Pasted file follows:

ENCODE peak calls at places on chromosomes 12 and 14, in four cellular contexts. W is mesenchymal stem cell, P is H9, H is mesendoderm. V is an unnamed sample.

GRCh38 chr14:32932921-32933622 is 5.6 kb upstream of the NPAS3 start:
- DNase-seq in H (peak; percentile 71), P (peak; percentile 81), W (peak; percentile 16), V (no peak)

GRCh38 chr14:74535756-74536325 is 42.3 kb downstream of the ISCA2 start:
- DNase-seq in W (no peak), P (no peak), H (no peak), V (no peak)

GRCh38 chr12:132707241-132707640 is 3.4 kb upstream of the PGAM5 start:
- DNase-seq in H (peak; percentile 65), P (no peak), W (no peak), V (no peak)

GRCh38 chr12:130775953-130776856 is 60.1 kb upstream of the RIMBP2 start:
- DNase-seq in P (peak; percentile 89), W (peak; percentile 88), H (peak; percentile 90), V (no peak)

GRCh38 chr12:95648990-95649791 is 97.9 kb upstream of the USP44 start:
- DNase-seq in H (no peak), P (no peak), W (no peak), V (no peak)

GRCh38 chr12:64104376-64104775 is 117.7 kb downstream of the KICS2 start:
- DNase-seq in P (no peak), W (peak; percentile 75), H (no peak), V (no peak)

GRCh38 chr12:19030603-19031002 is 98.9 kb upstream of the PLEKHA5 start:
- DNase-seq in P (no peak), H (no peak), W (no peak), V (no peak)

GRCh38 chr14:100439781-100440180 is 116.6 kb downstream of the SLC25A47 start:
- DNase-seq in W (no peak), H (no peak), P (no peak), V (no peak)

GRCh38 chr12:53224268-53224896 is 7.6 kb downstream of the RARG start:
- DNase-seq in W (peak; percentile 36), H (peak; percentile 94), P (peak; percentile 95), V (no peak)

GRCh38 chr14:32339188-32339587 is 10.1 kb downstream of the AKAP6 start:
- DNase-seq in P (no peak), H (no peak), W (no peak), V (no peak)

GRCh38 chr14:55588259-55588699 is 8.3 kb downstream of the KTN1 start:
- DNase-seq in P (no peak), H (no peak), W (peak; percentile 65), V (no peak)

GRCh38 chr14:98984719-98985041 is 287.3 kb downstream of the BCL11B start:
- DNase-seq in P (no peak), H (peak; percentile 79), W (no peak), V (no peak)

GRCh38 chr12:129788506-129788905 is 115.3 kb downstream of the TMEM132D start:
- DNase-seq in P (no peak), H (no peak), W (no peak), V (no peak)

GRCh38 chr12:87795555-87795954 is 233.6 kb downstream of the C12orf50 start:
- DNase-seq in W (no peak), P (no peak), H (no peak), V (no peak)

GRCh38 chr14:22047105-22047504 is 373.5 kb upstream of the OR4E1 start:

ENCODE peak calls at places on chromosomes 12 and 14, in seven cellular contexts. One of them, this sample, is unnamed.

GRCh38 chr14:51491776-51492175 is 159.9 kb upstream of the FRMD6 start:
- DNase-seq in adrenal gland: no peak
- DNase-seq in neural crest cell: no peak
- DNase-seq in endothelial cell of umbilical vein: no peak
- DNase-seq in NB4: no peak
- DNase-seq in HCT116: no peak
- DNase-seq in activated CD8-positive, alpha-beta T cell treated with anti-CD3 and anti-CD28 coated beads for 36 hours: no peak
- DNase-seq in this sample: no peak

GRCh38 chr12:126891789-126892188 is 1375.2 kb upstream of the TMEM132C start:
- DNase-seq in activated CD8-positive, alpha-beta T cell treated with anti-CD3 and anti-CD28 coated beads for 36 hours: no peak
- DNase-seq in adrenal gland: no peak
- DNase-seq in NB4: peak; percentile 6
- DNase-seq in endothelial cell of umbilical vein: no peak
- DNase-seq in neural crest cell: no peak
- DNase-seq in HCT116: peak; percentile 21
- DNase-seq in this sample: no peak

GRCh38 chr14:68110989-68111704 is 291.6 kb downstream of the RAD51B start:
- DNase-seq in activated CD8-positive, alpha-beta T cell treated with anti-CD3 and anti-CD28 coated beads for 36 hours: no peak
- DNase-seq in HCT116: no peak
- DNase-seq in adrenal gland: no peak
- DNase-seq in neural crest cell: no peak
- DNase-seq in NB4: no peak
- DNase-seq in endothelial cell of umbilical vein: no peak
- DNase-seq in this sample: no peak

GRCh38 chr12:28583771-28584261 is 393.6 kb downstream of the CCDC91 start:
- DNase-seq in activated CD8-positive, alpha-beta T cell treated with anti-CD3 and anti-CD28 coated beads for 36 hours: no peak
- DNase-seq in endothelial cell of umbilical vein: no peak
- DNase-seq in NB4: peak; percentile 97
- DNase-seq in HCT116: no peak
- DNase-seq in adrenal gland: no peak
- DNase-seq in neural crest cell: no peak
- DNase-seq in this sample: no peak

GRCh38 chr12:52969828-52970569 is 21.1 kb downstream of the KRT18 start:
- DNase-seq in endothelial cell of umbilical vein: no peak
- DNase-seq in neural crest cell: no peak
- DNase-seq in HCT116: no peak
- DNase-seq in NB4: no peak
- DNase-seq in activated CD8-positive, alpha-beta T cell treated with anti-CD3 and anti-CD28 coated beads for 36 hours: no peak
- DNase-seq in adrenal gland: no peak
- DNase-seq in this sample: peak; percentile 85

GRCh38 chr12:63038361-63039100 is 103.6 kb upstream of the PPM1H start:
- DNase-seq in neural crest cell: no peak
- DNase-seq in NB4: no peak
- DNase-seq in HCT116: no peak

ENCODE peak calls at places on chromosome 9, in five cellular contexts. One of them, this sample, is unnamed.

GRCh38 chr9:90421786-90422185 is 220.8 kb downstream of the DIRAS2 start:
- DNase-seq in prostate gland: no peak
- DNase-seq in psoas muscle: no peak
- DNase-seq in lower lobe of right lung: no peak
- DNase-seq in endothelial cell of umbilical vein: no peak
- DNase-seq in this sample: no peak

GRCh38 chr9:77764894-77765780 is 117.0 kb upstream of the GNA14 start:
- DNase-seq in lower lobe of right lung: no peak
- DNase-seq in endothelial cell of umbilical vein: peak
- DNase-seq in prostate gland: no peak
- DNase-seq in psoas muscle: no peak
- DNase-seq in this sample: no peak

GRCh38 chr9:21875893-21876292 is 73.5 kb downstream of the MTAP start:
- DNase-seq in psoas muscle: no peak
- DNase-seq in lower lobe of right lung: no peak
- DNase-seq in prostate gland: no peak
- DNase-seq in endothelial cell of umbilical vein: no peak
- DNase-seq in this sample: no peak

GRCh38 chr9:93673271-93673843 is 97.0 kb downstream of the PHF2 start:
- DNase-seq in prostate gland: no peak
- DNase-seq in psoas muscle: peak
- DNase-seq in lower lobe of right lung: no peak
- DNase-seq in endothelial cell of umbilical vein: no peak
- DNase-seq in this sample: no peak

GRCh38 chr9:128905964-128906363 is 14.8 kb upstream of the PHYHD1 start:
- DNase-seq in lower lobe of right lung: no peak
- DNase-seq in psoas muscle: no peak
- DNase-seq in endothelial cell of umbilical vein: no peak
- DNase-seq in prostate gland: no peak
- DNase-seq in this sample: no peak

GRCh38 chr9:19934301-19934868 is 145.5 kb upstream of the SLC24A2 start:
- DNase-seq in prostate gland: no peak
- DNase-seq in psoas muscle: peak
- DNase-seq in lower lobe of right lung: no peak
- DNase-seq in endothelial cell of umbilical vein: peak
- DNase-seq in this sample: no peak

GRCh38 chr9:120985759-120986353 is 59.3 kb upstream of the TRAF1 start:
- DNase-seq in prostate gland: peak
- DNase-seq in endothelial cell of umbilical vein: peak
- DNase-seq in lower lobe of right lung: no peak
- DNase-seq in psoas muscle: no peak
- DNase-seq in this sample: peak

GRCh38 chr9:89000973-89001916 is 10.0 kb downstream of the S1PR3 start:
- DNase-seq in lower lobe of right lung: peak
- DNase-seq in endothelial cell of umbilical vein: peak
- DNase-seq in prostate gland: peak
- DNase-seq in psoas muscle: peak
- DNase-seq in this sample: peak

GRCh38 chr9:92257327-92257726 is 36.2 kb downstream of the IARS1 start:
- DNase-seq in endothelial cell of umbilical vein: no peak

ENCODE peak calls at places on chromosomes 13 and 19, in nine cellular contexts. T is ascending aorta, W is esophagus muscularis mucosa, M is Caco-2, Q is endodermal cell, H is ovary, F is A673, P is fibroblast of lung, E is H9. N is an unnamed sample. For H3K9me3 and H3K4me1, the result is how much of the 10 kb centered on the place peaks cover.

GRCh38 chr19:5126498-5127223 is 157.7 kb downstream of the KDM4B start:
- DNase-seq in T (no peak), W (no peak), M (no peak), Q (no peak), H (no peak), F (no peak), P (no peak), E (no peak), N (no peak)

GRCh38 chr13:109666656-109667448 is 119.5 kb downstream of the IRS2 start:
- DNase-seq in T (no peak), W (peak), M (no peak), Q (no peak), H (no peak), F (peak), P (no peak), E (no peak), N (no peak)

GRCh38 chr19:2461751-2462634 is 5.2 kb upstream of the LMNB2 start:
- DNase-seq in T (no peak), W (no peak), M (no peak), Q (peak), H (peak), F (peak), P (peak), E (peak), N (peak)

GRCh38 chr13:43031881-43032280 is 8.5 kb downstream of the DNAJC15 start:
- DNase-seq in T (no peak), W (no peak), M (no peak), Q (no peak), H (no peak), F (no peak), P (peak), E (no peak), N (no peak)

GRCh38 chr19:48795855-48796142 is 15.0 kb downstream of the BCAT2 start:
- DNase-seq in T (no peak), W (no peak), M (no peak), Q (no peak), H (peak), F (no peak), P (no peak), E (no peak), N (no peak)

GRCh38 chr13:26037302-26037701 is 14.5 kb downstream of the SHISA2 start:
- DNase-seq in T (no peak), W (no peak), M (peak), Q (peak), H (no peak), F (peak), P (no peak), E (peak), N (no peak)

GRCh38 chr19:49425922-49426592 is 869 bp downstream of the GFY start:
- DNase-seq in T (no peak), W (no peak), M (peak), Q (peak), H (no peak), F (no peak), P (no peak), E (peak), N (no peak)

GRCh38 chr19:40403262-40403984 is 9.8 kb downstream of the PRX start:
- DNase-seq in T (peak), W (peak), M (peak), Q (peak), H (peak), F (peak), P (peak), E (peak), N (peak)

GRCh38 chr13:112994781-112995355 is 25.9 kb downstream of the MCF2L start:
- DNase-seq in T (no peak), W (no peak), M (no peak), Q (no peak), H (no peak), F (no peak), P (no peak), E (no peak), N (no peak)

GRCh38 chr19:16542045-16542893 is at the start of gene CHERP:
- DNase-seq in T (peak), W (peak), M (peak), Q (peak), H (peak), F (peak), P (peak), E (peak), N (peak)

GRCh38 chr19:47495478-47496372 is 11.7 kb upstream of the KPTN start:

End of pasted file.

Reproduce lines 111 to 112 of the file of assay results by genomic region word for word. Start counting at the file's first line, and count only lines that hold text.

- DNase-seq in endothelial cell of umbilical vein: peak
- DNase-seq in this sample: no peak